Amidst these developments, Pakistan previous interest in the Turkish-made Kaan fifth-generation fighter underscores its eagerness to replace its aging fleet. Despite previous attempts to secure upgrades for its F-16s from the United States, Pakistan’s quest for advanced aerial capabilities has led it to explore alternative avenues, with the FC-31 emerging as a promising contender in its pursuit of air superiority.

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Aviation

China’s Indigenous HH-100 UAS Successfully Completes First Flight

China’s Indigenous HH-100 UAS Successfully Completes First Flight

In a significant milestone for China’s aviation industry, the HH-100 aerial commercial unmanned transportation system successfully completed its maiden flight, as announced by the Aviation Industry Corporation of China (AVIC) on Wednesday.

The HH-100 demonstrator took to the skies for its inaugural flight at a general aviation airport in Xi’an, located in northwest China’s Shaanxi Province. This successful test was conducted by AVIC, China’s leading aircraft manufacturer, marking a pivotal step in the development of the country’s unmanned aerial vehicle (UAV) capabilities.

Developed independently by AVIC XAC Commercial Aircraft Co., Ltd., a subsidiary of AVIC based in Xi’an, the HH-100 consists of two main components: an unmanned aerial vehicle and a ground-based command-and-control station. This innovative system is designed to offer a cost-effective, high-payload solution for various transportation and logistical needs.

The HH-100 is notable for its low cost and large tonnage capabilities. With a designed maximum take-off weight of 2,000 kilograms and a payload capacity of 700 kilograms, it can transport approximately 4 cubic meters of cargo over a range of 520 kilometers. The drone’s maximum cruise speed is 300 kilometers per hour, and it can operate at altitudes up to 5,000 meters.

Primarily intended for feeder logistics, the HH-100 is also equipped to participate in a variety of other roles, including forest and grassland firefighting, fire monitoring, transportation and delivery of rescue materials, relay communication, and artificial rain enhancement. This versatility makes it a valuable asset in both commercial and emergency response operations.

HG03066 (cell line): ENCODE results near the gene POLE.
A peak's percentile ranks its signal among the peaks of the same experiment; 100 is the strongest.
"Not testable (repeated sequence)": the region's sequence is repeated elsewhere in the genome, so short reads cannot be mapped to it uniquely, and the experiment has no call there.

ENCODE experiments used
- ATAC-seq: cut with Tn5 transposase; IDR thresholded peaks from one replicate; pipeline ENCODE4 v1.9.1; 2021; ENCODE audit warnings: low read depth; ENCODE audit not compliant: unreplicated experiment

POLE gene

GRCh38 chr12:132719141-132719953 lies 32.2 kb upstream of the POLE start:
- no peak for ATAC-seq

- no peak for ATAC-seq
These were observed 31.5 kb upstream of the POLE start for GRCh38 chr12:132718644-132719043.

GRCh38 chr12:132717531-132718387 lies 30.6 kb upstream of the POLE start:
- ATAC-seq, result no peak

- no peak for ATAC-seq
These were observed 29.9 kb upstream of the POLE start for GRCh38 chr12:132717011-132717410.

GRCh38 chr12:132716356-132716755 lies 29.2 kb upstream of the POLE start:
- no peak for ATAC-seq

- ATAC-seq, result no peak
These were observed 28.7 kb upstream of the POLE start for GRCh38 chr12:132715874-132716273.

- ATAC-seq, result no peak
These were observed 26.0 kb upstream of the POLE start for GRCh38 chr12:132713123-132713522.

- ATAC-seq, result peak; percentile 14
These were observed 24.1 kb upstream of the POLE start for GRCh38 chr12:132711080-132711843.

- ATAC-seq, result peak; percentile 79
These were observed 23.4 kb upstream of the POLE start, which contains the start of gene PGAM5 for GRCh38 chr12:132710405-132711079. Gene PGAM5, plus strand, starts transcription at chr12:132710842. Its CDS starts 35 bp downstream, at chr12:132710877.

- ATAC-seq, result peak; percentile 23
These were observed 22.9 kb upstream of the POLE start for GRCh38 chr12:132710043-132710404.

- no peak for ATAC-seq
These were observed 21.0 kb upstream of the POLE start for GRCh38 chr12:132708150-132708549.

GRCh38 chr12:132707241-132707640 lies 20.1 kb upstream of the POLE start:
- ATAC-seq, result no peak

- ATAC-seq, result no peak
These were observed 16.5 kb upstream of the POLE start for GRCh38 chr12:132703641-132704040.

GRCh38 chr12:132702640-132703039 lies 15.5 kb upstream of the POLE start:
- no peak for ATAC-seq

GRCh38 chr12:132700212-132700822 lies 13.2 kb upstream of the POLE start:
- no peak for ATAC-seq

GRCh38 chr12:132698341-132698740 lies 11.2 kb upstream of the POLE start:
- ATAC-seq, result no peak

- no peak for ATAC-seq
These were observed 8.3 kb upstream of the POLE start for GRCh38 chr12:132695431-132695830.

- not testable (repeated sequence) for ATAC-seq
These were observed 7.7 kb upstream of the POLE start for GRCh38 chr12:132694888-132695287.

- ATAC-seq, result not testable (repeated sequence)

Looking ahead, AVIC plans to develop a series of products based on the HH-100 platform, with models capable of carrying 5 tons, 10 tons, and even larger payloads. These future developments aim to meet the growing demand for large-scale, intelligent, low-cost, and highly reliable unmanned cargo planes.

The HH-100’s successful first flight marks an important achievement for AVIC and China’s aviation sector, showcasing the potential of homegrown technology to advance the country’s capabilities in unmanned aerial transportation. With its impressive range of features and applications, the HH-100 is poised to play a significant role in enhancing air-ground transportation connectivity and addressing various logistical challenges in the region.

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Aviation

Russia’s Venture into Spare Parts Production for Western-Made Jets

Russia's Venture into Spare Parts Production for Western-Made Jets

In a strategic move to mitigate the challenges posed by the shortage of spare parts for foreign-made passenger aircraft, Russian carriers are charting a new course by turning to domestic alternatives. At the forefront of this shift are two groundbreaking projects unveiled at the St. Petersburg International Economic Forum on June 6.

Leading the charge is Protektor Group, a prominent Russian MRO provider, which has committed a substantial investment of RUB3.5 billion ($39 million) to establish a cutting-edge facility near Moscow Domodedovo airport.

This facility is slated to specialize in the production of spare parts tailored for Airbus A320 and Boeing 737 narrowbody jets, with operations expected to commence in 2026. With a projected workforce of 800 employees, the facility aims to address the pressing demand for critical components in the aviation sector.

This initiative aligns seamlessly with broader governmental endeavors outlined in June 2022, which envisioned the manufacture of 1,036 airplanes using solely Russian parts by 2030. Bolstering this ambition, the state allocated a substantial sum of 283 billion rubles (U.S. $3.1 billion) in January 2024 to propel the production of 609 aircraft, with a particular emphasis on medium-haul models.

Protektor’s trajectory towards this pivotal milestone has been marked by notable achievements, including receiving production organization approval from Rosaviatsia in 2024. Prior to this, the company had earned certification for the overhaul of landing gear for Boeing 737s, solidifying its position as a trusted entity in aircraft maintenance.

Beyond the realm of spare parts production, the Russian aviation industry is poised for a significant transformation as it gears up to redefine its identity. Sergey Chemezov, the head of Rostec, the state-owned conglomerate overseeing aerospace, engineering, and defense sectors, has unveiled ambitious plans to resurrect the renowned ‘Yakovlev‘ brand. This rebranding initiative extends across the spectrum of Russian-made airliners, signaling a new era of innovation and prominence.